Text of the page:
The Supreme Court Overturns Roe v. Wade
In the morning of June 24, 2022, the Supreme Court overturned Roe v. Wade, effectively retracting federal protection over the right to abortion. The case between the Mississippi Health Department and the Jackson Women’s Health Organization. The case upheld that the Mississippi 15 week abortion ban was constitutional gutting Roe, and starting a chain reaction of abortion bans across the U.S.
Back in early May, Samuel Alito, the Chief Justice of the Supreme Court, wrote a majority opinion draft that was leaked to the press and published by Politico. The document showed the Supreme Court’s intent to rule in favor of Dobbs, going against precedent and overturning Roe v. Wade, a landmark case decided in 1973, which upheld the constitutional right to abortion in the U.S. when it was reaffirmed in 1992 in the case Planned Parenthood v. Casey.
Alito’s opinion states, “We hold that Roe and Casey must be overruled. The Constitution makes no reference to abortion, and no such right is implicitly protected by any constitutional provision, including the one on which the defenders of Roe and Casey now chiefly rely—the Due Process Clause of the 14th Amendment”, this section of the ruling foreshadows many of the fears of what the future may hold.
While the constitution may not hold any specific provision regarding abortion, at the time when the U.S. Constitution was written, there were no laws regarding abortion. Many historians of the era agree that abortion was “not prosecuted or condemned up to the point of quickening—the point in which a pregnant woman could feel the fetus’ first kicks and movements.” Until the mid-19th century, what we consider early induced abortion today wasn’t even called an abortion then.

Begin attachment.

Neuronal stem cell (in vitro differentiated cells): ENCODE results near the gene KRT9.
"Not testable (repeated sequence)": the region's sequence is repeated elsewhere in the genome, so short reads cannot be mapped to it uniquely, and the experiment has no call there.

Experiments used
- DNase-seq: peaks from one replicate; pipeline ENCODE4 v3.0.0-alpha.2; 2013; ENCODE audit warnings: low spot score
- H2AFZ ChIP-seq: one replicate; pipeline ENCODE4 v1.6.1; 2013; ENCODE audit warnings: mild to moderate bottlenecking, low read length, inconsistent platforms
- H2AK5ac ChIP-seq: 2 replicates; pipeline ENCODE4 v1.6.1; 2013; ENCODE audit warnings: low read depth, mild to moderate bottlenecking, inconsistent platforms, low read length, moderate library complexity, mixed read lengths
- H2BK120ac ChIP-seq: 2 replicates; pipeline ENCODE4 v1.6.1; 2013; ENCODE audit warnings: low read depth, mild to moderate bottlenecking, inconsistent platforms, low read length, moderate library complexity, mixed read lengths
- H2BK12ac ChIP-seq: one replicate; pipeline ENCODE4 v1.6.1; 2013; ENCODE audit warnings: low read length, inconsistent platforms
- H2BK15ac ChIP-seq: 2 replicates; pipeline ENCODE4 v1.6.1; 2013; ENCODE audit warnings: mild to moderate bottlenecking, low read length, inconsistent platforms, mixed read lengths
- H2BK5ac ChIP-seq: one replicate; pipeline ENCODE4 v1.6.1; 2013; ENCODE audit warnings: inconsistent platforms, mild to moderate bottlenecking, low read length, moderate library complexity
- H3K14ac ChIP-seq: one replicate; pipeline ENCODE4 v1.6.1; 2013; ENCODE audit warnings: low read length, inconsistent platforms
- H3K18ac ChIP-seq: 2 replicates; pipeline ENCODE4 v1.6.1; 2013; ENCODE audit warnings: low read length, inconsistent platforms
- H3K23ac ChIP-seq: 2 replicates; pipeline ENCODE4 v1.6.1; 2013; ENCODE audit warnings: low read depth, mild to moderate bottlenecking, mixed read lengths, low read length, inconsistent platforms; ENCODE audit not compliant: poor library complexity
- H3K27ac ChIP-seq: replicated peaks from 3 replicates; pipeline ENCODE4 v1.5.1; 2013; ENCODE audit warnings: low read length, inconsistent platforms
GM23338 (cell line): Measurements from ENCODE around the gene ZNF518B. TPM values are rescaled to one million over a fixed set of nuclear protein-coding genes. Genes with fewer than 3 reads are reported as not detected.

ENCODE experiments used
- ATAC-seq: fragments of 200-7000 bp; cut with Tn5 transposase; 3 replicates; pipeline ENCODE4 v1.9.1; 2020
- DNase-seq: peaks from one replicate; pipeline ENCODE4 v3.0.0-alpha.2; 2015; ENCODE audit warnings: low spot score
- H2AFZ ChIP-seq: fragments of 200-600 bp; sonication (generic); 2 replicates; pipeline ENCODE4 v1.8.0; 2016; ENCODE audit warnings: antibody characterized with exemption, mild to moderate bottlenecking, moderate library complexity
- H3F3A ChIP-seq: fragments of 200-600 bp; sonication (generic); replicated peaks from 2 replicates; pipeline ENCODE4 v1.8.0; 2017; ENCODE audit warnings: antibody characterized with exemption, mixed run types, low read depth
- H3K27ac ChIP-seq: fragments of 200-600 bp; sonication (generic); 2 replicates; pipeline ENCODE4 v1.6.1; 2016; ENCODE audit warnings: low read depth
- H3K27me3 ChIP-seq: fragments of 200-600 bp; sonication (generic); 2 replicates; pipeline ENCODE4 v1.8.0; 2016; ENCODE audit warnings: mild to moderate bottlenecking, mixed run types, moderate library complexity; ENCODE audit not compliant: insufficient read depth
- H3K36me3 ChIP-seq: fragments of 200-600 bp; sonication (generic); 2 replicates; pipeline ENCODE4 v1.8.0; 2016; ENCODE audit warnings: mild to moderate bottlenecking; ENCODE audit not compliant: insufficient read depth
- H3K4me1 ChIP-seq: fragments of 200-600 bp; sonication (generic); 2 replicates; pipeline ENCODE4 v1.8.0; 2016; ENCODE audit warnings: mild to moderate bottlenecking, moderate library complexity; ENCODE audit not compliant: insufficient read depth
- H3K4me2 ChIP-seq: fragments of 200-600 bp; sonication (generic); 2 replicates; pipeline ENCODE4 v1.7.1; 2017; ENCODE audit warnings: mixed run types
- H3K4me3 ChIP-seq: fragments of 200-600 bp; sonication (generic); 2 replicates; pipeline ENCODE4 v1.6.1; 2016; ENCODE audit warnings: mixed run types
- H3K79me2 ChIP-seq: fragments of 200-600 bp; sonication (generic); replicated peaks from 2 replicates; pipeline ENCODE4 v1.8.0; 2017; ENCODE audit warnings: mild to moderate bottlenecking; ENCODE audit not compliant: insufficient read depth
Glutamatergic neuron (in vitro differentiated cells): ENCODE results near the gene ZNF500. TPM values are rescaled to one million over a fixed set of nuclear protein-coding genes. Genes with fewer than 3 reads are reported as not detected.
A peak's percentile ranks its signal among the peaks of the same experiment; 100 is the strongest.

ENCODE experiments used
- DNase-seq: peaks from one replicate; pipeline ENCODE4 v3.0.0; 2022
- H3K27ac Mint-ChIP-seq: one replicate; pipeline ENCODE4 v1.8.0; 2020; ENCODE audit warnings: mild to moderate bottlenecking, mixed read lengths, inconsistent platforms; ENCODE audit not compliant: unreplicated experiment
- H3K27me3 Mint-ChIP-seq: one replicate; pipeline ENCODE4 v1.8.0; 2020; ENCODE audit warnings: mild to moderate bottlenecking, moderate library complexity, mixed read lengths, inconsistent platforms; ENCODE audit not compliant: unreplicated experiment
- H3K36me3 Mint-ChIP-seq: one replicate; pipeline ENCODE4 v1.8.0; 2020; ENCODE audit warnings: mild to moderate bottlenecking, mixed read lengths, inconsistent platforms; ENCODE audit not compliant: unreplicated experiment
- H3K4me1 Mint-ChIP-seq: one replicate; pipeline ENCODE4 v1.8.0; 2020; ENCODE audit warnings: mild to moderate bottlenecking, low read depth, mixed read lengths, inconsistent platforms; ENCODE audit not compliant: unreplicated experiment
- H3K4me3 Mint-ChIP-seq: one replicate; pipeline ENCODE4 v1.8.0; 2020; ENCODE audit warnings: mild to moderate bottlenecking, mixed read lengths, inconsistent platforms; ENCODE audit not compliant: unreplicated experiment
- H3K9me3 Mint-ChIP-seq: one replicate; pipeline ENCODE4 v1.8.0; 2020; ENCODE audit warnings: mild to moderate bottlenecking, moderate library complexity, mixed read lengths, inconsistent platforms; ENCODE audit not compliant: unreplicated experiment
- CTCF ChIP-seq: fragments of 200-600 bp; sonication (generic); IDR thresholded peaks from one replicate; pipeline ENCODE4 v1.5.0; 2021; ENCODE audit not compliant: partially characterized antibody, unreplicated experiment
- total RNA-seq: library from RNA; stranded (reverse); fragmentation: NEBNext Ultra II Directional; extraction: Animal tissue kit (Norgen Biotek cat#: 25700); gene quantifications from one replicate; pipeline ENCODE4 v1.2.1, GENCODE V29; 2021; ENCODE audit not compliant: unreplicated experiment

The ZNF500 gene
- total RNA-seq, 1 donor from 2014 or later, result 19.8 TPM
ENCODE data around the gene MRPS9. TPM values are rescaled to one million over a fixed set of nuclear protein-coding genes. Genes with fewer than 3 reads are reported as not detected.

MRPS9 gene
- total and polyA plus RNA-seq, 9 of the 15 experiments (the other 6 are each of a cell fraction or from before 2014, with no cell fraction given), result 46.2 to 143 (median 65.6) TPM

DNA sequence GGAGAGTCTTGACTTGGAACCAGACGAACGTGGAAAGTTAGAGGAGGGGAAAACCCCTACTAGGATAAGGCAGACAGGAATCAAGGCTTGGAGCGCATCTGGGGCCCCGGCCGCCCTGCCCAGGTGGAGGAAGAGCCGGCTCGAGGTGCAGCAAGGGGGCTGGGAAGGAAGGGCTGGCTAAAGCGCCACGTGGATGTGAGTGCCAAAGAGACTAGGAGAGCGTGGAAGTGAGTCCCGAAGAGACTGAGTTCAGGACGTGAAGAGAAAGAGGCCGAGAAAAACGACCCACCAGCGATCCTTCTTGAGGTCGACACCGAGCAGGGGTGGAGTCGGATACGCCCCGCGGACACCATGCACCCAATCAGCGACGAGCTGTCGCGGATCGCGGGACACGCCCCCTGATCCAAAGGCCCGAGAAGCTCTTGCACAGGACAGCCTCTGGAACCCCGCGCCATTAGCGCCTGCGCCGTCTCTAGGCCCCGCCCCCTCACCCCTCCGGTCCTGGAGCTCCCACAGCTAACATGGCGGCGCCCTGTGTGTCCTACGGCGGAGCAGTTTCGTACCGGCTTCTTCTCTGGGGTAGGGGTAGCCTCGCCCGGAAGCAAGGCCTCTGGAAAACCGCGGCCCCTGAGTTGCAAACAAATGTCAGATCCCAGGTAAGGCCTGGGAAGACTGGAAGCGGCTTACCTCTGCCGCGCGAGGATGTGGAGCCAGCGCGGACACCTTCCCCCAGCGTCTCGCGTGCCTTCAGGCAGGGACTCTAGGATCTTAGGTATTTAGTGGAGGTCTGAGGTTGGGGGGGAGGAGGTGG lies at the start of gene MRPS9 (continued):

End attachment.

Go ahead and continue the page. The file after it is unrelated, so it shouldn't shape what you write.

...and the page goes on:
Women who did not want to be pregnant had several options available to them, including herbal concoctions that could be self-administered to “cause menstruation.” Pregnant women could consult a midwife or head to a local drugstore; however, the decision to end a pregnancy was mostly a private one.
Lack of contraception, the cultural stigma against having a child outside of marriage, and the dangers of childbirth at the time meant it was not uncommon to choose to terminate one’s own pregnancy. Some estimate that 20-35% of all pregnancies were terminated in what we now would consider early induced abortions.
The constitution does not have any reference to abortion because there was no need to reference abortion at that time. The language and narratives that exist around abortion today were non-existent at the founding of the country. And even still, it does not mean that abortion should not be protected by the law.
Most anti-abortion laws came about in the 1860s when a coalition of white male doctors with the support of the Catholic Church and other groups began to push legislators to enact abortion bans. Abortion was nationally banned in 1910. However, underground abortion services continued due to lack of regulation, and many women risked complications or died from botched abortions. When abortion was legalized in the 1970s following Roe v. Wade, there was still the issue of access. Despite this, the ability to receive an abortion from a trained doctor or medical provider hugely lowered the risks.